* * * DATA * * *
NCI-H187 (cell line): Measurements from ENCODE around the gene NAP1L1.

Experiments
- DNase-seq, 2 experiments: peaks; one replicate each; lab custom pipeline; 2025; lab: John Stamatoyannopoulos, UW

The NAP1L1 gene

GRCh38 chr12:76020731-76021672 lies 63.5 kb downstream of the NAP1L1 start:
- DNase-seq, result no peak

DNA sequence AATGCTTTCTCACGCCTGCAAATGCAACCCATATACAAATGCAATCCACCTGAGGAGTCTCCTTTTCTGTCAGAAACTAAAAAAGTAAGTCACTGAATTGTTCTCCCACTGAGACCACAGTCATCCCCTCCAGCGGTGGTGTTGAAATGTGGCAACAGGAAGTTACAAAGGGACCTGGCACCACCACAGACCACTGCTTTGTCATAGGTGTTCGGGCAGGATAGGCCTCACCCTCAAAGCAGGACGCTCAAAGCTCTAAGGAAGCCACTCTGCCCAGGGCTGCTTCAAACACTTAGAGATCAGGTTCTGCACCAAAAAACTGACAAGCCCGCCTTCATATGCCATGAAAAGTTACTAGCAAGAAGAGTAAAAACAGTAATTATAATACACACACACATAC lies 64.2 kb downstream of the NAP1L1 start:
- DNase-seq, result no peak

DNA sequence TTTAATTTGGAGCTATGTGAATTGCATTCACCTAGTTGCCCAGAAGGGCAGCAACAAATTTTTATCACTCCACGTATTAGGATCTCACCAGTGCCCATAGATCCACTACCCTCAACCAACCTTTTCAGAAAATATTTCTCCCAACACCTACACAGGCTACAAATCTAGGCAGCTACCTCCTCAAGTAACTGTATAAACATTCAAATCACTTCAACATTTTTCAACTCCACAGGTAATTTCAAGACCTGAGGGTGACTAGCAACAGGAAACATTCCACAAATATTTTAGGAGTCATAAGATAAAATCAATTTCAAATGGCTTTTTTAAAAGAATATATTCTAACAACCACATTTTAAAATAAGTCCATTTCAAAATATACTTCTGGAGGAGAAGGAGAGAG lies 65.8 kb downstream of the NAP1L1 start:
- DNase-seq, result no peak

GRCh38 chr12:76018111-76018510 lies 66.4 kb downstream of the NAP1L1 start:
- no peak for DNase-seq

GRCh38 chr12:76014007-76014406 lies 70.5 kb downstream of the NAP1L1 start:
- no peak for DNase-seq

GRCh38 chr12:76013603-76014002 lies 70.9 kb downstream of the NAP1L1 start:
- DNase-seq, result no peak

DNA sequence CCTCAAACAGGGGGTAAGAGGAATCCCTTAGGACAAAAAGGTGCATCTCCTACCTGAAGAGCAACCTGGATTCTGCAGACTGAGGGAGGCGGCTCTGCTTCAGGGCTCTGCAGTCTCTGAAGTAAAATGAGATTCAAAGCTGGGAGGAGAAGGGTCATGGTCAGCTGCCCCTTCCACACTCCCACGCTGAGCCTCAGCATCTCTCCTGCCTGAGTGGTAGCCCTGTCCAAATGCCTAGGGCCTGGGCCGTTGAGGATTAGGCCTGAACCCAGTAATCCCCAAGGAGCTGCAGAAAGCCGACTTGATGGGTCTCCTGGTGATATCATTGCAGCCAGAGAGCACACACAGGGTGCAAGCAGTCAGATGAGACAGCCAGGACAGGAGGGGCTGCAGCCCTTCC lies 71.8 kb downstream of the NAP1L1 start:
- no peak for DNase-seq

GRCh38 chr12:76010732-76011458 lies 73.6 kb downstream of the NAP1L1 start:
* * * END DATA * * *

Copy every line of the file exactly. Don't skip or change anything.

NCI-H187 (cell line): Measurements from ENCODE around the gene NAP1L1.

Experiments
- DNase-seq, 2 experiments: peaks; one replicate each; lab custom pipeline; 2025; lab: John Stamatoyannopoulos, UW

The NAP1L1 gene

GRCh38 chr12:76020731-76021672 lies 63.5 kb downstream of the NAP1L1 start:
- DNase-seq, result no peak

DNA sequence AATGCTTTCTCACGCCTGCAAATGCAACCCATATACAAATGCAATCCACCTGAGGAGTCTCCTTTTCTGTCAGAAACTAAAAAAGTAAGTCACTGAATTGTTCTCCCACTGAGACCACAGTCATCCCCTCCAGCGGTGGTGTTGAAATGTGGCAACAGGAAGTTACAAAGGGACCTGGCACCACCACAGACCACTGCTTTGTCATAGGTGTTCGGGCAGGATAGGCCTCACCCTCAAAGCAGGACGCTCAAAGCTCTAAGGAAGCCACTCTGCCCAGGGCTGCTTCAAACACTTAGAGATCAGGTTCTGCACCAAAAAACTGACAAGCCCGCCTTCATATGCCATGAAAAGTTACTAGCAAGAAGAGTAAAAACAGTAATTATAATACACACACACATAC lies 64.2 kb downstream of the NAP1L1 start:
- DNase-seq, result no peak

DNA sequence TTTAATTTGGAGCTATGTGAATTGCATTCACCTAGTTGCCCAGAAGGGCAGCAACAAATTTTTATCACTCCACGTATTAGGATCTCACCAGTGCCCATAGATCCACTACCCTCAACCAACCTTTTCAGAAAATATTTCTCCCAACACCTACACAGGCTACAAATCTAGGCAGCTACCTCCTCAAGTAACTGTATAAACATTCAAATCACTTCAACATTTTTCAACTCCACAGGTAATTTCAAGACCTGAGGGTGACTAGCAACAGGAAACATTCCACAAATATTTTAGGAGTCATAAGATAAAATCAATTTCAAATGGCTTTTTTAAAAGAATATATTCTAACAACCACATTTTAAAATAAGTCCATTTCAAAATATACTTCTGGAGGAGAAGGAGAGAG lies 65.8 kb downstream of the NAP1L1 start:
- DNase-seq, result no peak

GRCh38 chr12:76018111-76018510 lies 66.4 kb downstream of the NAP1L1 start:
- no peak for DNase-seq

GRCh38 chr12:76014007-76014406 lies 70.5 kb downstream of the NAP1L1 start:
- no peak for DNase-seq

GRCh38 chr12:76013603-76014002 lies 70.9 kb downstream of the NAP1L1 start:
- DNase-seq, result no peak

DNA sequence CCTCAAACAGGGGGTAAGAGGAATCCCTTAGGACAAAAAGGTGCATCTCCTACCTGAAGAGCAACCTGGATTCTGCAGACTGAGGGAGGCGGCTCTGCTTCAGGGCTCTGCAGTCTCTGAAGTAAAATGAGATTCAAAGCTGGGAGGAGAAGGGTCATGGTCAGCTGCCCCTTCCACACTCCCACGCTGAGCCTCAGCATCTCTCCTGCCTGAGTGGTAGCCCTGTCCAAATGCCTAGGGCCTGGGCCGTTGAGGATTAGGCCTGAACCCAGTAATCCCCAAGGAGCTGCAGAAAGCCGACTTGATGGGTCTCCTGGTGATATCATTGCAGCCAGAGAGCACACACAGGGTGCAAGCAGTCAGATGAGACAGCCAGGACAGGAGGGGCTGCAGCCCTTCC lies 71.8 kb downstream of the NAP1L1 start:
- no peak for DNase-seq

GRCh38 chr12:76010732-76011458 lies 73.6 kb downstream of the NAP1L1 start: